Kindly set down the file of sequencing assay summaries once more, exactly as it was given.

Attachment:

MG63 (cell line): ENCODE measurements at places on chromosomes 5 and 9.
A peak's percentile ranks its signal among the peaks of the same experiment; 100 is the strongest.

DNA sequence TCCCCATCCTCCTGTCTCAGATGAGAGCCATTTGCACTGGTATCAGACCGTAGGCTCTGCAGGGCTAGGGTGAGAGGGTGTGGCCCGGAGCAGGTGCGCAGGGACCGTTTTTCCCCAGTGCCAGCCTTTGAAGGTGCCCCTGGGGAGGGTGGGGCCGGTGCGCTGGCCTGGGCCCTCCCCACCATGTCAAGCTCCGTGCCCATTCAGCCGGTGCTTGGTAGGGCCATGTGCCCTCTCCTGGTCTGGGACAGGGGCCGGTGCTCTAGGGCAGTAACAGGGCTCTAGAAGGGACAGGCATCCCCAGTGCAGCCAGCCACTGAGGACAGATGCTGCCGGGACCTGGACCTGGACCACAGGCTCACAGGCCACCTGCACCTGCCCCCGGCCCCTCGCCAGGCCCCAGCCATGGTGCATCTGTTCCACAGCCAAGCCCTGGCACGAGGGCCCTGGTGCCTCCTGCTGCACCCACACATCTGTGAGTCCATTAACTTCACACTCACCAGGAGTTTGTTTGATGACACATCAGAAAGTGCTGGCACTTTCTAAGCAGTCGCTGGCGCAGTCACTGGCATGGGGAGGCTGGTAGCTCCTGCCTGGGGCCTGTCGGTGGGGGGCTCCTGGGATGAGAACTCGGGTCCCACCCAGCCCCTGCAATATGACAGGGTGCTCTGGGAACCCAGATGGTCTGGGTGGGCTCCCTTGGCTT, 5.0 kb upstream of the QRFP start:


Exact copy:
MG63 (cell line): ENCODE measurements at places on chromosomes 5 and 9.
A peak's percentile ranks its signal among the peaks of the same experiment; 100 is the strongest.

DNA sequence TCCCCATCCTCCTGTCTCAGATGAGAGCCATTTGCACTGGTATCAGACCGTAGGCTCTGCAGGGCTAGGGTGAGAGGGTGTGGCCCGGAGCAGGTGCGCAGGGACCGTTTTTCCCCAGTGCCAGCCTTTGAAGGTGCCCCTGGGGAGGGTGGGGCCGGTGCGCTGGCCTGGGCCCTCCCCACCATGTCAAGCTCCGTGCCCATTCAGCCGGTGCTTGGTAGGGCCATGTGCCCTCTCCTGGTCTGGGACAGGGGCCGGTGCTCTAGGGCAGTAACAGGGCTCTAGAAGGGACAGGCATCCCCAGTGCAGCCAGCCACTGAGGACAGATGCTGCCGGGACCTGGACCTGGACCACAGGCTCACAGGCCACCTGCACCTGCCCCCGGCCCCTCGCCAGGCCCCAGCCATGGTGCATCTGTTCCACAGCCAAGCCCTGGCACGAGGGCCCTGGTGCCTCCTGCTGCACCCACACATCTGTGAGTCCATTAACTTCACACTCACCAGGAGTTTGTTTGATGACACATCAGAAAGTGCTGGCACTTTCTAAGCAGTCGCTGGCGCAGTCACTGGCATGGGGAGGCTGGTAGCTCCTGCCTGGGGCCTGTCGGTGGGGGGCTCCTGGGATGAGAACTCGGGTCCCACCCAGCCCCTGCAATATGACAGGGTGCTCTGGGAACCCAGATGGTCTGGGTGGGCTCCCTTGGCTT, 5.0 kb upstream of the QRFP start: